The Foreign Supplier Verification program is a central element of the new import safety system envisioned by Congress, but it is part of a larger tool kit for import safety that includes FDA conducting more foreign inspections and working closely with foreign governments to strengthen food safety oversight. Congress has also recognized the important role already being played in the international arena by private sector third-party audits. So following closely behind is a proposed rule on third party certification. Congress and FDA recognize that some of these audits are rigorous and add significant food safety value—and that some do not. To build on the strengths of this private effort, Congress has given FDA a mandate to establish an Accredited Third-Party Certification Program. 

Under this program, FDA will recognize accrediting bodies and set standards for accreditation of private third-party auditors that will help ensure the rigor, objectivity and transparency of privately conducted audits. Transparency means that the audit results will be available to FDA, which in turn means that we can rely on private audits as part of the public system of assurances and accountability for food safety.

FDA sees the Accredited Third-Party Certification Program as central to the vision of a system that provides significantly elevated assurances about the safety of food moving in international trade in a more efficient way. In fact, by capitalizing on private sector food safety efforts and linking them to the public assurance system, we think accredited third-party certification can help transform the way we ensure the safety of globally traded food. And we think this kind of partnership for prevention is in the best interest of both consumers and the food industry. 

Partnering with Mexico

As we move forward with FSMA and in particular our new import system, we place a high priority on partnering with Mexico. This partnership is critical in maintaining consumer confidence in the safety of imports and is critical to ensuring the successful implementation of the Foreign Supplier Verification Program and third party certification.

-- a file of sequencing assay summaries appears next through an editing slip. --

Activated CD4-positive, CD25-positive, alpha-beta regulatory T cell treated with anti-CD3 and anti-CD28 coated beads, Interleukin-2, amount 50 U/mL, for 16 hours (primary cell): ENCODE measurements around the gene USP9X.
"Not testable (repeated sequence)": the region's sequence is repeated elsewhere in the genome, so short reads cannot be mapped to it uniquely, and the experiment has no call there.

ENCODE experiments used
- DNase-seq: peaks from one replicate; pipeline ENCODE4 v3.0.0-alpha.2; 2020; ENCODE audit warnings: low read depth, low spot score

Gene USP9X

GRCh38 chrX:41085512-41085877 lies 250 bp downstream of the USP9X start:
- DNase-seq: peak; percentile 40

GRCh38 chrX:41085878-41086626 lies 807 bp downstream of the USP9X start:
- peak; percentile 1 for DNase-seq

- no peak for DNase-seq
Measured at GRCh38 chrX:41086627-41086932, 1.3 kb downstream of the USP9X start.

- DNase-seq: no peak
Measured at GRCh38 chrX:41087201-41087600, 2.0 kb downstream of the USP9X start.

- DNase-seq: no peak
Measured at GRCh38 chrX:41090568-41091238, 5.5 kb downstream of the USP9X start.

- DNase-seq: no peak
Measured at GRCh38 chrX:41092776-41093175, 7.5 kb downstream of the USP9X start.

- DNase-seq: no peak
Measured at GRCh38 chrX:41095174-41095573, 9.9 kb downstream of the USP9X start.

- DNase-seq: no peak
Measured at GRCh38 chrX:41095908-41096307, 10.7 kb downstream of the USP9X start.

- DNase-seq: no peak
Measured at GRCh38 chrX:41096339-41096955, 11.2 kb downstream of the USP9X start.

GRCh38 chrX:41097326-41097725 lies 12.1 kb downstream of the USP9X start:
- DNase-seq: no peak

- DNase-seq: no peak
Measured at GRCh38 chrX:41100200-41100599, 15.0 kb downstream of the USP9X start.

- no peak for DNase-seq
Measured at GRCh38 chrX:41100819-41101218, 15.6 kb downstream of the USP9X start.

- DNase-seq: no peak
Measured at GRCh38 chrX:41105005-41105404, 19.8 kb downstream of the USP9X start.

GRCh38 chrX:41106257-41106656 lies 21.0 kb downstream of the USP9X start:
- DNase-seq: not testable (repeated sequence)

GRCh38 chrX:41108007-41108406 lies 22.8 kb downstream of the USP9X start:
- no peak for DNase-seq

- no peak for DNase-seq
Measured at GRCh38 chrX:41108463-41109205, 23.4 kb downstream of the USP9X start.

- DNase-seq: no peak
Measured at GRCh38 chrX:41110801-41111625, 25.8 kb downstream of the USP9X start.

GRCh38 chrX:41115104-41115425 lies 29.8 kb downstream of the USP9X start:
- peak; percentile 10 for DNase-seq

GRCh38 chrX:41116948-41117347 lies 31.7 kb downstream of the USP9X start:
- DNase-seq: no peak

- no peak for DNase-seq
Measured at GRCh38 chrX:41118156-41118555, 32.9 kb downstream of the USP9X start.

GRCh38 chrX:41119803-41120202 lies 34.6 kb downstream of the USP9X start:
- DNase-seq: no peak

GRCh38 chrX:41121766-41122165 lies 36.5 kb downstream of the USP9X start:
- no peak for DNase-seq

Our partnership began more than 10 years ago with a 2001 Pilot Program on Good Agricultural Practices in Sinaloa.   Since then FDA and our academic partner JIFSAN have held eight Good Agricultural Practices workshops in Mexico—more than in any other country. Numerous technical experts have shared their knowledge in areas such as laboratories, seafood and dairy processing, and food packaging. FDA has hosted 40 visitors in 14 delegations to facilitate information exchange between our countries.

Just since FSMA was enacted, we have carried out or have planned more than 30 outreach activities in Mexico. Our FDA office in Mexico City just recently spent a week in Guadalajara, two days in Puebla and one day in Mexico City talking about various import requirements and how to participate in FSMA. I led a delegation last June to meet with Mexican food safety officials in Mexico City. The input we receive at these events is invaluable.

We have number of ongoing activities and initiatives to support this partnership. For example:

  •  We completed 131 inspections in the last year in Mexico, many of them in collaboration with the Mexican government. We currently have a temporarily stationed inspector in Mexico conducting inspections simultaneously with SENASICA.
  •  We recently hosted a team of laboratory staff from SENASICA at our New York district office so they can learn about analytical methods, and we have translated certain methods into Spanish. We have also conducted pilots to share the results of certain laboratory samples collected at the border with the Mexican government in real time.